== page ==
Established in 1970, Vickers Engineering (Vickers) has evolved into a world-class precision machining company serving the automotive, oil and gas, agriculture, defense and industrial markets. Located in New Troy, Michigan, Vickers has over 100 CNC machining centers and several automated machining cells housed in their two plants, which total 170,000 sq. ft. Even while experiencing compound growth, Vickers has been able to maintain its core values of quality, reliability, outstanding people, and superior customer service.
Connected Factory Global (CFG) recently met with Vickers’ president and CEO, Matt Tyler (MT), to discuss their smart manufacturing journey and their strategic roadmap going forward. Tyler had just returned from the Smart manufacturing Summit in Seattle, Washington. The event was sponsored by Chief Executive Magazine and was hosted by Boeing and Microsoft. Matt is a member of the Chief Executive Peer Network. The following interview highlights the insights Vickers’ gained from attending the event.
CFG – What motivated you to attend the Smart manufacturing Summit in Seattle and what were the key takeaways for you?
MT – The summit opened my eyes to the key principles and business benefits of Industry 4.0 or smart manufacturing for a company like ours. In terms of our competitive capabilities, one of the next strategic steps on our journey is in the area of real-time information flows. We have spent the last ten years addressing the fundamentals first, such as the opportunities associated with lean processes, continuous improvement and factory automation. The next level of value drivers is likely to come with an investment in the implementation of smart manufacturing practices.
CFG – Is your leadership team ready to take the next step on the smart manufacturing journey?
MT – The answer is yes. The irony is that we had a factory floor quality situation occur just as I returned from the Smart Manufacturing Summit. In our weekly operations review, we were discussing a variation spike that was showing up in our equipment monitoring data. The variation was correlated with a quality defect that resulted in significant scrap and costs to recover and ship good parts. As I was ranting about the situation, my operations manager was scribbling the word “infrastructure investment” in his notes. We then had a discussion about the topics discussed at the Smart Manufacturing Summit and how real-time, closed loop information flows could have prevented, or at least minimized, the impact of the quality defect.
CFG – Why is now the right time for Vickers to begin this smart manufacturing journey?
MT – We have grown our sales revenue several-fold from where we were just five years ago when we launched our factory automation journey. This growth has required many strategic decisions over time. For example, we have transitioned from 90 percent prototyping to 90 percent production part manufacturing. We have improved our quality processes to 2 PPM by implementing in-line gauging. We have balanced our throughput and WIP (work in progress) inventory goals by leveraging work cell automation and designing our work cells to match production takt times. To take our business to the next level and stay competitive, smart manufacturing seems to be the logical next step.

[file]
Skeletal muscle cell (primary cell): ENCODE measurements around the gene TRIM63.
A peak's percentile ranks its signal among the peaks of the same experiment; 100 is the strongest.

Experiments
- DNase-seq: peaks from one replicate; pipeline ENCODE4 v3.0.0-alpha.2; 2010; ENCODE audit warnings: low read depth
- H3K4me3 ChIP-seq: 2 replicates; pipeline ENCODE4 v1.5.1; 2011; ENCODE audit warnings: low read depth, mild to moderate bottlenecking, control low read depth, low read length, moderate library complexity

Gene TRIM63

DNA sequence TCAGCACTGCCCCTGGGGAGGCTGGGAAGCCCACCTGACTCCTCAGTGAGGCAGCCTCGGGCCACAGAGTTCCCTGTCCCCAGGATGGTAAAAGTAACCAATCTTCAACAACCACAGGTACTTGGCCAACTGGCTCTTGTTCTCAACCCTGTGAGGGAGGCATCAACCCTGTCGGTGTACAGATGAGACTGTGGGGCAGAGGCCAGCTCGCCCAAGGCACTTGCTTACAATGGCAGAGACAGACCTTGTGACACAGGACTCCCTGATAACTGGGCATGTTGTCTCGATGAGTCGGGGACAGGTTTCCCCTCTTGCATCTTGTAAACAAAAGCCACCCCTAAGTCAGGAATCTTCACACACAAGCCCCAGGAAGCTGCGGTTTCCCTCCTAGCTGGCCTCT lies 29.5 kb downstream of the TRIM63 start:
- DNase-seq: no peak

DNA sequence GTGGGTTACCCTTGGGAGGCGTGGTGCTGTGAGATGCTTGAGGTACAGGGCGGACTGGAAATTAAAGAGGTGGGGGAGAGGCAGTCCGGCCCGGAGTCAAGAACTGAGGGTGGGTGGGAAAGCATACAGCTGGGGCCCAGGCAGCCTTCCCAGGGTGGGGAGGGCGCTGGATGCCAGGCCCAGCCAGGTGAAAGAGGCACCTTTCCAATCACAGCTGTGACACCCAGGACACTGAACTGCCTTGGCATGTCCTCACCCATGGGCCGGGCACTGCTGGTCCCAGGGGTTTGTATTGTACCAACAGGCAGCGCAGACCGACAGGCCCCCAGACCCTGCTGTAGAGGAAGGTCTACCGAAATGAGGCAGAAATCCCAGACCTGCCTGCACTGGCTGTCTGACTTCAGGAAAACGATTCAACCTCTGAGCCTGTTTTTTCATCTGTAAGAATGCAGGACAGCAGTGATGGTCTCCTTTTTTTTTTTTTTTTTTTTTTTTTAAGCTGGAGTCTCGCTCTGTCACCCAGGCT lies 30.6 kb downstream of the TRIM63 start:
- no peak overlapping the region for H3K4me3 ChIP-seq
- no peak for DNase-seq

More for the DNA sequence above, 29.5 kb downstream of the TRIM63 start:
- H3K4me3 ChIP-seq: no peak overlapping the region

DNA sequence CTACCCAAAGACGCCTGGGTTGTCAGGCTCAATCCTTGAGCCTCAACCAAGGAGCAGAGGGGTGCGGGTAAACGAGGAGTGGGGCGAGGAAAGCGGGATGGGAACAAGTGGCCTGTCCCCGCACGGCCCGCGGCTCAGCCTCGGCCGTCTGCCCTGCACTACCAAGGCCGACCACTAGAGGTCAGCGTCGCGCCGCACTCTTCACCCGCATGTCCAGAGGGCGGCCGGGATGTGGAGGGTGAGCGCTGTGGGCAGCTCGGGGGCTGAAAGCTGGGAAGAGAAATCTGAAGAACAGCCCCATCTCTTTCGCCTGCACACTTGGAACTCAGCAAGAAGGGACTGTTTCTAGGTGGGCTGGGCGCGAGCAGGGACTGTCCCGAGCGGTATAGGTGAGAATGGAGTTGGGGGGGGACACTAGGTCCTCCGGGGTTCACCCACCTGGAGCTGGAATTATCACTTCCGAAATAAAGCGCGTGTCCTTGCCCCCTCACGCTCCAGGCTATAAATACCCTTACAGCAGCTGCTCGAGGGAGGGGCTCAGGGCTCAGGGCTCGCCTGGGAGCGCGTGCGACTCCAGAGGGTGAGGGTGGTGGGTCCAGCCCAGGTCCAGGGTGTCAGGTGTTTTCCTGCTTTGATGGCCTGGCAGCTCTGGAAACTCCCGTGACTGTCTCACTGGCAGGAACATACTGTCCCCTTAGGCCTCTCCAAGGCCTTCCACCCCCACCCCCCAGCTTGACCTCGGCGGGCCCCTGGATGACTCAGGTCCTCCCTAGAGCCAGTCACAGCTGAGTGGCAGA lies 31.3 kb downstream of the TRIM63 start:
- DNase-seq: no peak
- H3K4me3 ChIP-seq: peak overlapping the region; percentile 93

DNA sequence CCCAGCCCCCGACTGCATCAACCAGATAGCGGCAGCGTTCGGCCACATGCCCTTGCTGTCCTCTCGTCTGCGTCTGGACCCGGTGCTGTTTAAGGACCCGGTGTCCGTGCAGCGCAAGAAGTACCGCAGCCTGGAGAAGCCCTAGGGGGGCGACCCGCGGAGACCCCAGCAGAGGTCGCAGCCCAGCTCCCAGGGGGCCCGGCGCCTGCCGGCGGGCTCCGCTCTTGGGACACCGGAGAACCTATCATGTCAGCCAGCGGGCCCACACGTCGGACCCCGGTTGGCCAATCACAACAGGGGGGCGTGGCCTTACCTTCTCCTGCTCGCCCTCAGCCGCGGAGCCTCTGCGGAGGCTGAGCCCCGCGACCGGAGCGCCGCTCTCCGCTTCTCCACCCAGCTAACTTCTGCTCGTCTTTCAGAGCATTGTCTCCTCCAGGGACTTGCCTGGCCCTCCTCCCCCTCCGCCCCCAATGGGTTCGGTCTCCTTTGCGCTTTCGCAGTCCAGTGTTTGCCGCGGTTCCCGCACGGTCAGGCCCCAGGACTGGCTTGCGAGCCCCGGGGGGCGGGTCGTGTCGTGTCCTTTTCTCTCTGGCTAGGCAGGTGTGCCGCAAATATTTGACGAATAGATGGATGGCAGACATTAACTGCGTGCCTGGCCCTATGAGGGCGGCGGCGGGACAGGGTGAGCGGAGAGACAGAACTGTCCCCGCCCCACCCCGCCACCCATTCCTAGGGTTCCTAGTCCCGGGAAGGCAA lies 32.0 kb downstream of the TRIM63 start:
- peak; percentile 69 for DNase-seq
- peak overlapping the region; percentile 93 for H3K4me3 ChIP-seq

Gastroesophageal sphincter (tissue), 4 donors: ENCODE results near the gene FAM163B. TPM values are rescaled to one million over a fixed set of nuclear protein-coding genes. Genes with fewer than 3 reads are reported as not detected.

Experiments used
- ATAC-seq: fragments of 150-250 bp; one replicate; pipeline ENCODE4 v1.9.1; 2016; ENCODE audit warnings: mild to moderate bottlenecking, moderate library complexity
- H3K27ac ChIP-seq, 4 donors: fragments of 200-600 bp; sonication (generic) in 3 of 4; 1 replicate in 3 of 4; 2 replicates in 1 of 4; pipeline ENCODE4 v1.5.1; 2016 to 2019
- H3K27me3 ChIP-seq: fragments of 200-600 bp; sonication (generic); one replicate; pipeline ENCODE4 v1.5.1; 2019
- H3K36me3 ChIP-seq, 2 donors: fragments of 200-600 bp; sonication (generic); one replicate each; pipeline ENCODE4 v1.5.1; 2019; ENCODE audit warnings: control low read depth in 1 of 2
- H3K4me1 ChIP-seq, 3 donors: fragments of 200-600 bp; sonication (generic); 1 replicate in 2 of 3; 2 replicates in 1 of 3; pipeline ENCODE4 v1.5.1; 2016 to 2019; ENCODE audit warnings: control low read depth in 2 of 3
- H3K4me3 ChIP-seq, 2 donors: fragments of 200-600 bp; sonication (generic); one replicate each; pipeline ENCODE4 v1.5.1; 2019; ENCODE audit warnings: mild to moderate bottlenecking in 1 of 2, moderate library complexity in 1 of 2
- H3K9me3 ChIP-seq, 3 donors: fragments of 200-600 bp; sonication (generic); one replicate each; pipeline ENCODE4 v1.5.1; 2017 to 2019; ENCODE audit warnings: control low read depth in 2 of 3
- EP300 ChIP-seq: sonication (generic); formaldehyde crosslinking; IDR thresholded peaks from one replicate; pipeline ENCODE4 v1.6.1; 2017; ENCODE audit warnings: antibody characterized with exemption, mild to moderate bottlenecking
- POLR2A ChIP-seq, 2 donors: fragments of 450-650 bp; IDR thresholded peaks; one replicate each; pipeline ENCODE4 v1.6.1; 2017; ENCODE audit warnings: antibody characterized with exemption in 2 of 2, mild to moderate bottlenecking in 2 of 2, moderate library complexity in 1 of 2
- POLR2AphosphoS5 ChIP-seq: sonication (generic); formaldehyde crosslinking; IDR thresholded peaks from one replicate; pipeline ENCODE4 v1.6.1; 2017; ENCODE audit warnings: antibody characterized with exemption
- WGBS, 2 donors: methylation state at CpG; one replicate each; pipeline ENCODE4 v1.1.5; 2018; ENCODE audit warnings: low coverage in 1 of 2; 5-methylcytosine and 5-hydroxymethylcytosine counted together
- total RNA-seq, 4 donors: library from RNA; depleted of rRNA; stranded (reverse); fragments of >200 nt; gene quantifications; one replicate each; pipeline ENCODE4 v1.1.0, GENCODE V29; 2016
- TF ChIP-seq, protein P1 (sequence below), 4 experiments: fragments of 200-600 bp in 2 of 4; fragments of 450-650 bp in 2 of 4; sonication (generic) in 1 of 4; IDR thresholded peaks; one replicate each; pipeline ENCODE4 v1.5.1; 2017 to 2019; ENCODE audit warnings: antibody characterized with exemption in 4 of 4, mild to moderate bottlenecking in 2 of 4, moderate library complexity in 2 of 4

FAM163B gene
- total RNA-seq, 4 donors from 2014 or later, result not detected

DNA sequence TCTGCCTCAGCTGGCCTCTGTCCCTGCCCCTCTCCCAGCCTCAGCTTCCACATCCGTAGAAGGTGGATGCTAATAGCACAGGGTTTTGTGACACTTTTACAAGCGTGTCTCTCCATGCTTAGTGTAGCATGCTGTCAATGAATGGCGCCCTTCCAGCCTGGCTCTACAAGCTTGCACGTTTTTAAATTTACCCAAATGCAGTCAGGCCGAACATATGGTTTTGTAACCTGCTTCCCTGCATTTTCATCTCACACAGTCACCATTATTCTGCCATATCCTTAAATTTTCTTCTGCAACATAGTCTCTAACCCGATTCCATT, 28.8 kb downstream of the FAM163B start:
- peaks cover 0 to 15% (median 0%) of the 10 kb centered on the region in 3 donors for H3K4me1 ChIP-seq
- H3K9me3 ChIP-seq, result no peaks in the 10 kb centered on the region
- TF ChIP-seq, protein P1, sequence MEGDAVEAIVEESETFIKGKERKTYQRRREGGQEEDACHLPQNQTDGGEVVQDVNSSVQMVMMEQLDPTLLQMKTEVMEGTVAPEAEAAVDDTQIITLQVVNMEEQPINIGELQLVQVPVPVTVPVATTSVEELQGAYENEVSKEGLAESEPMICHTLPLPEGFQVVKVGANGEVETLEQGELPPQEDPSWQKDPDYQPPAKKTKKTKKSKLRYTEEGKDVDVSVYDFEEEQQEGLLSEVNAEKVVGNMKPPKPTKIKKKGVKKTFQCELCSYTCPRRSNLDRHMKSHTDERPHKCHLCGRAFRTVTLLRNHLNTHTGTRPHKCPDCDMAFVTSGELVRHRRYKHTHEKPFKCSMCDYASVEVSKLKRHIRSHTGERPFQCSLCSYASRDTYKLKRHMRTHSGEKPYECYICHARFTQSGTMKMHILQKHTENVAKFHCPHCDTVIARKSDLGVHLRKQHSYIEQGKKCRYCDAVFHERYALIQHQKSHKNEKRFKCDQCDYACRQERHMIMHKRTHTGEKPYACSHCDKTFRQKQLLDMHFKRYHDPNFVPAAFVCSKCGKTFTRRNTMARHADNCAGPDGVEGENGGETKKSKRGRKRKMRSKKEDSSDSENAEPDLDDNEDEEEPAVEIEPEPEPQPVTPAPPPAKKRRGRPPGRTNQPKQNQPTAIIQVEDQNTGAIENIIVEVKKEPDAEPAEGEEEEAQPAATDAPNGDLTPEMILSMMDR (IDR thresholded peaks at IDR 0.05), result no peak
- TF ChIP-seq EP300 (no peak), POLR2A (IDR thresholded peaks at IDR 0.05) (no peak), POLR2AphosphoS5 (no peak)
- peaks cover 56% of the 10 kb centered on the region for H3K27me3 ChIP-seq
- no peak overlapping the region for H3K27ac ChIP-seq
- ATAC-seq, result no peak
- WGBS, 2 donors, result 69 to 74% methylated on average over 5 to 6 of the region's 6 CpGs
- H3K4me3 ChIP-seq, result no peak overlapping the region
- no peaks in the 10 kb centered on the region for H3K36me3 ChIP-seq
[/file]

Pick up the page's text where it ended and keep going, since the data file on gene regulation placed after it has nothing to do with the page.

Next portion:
CFG – What are the some of the key decisions that you and your leadership team will need to consider as part of your smart manufacturing strategic roadmap?
MT – I think there are at least three big decisions we need to make relative to smart manufacturing:
The first is organizational alignment. Vickers has several opportunities to grow our top line sales and bottom line profitability and the implementation of smart manufacturing solutions is just one of those. We are also discussing new service offerings, new markets to enter and new customers to pursue. Like every organization, we have limited financial and human resources so aligning and prioritizing competing strategic initiatives is critical to our success.
The second is training and education. Today, we lean on our existing equipment vendors for automation advice. DMG Mori and Fanuc have been our strategic go-to partners that have taken us to amazing levels of factory automation. They can likely help us going forward, but I have also assigned a new MBA on our staff with the task of understanding Industry 4.0 and smart manufacturing so they can educate our management team and shop floor associates on what it is, why it’s important to Vickers’ future success and how we should move forward on our journey.
The third is technology selection. We already know that our current ERP system is antiquated and we are looking at implementing Plex to replace much of the manual enterprise and shop floor planning we do today. However, there will be many other decisions to make regarding best-fit solutions for connectivity, data analytics, visualization, dashboards and other needs. We have to make sure that we understand our requirements and have a good grasp of all of the alternative technologies and solutions providers in the industry ecosystem today.
CFG – As you prepare to begin your smart manufacturing journey, do you have any advice for other organizations who are considering how they can incorporate smart manufacturing into their operations?
MT– The best advice I have is just to do it. Get started, do your research and engage help along the way from others who can support you as your smart manufacturing journey progresses.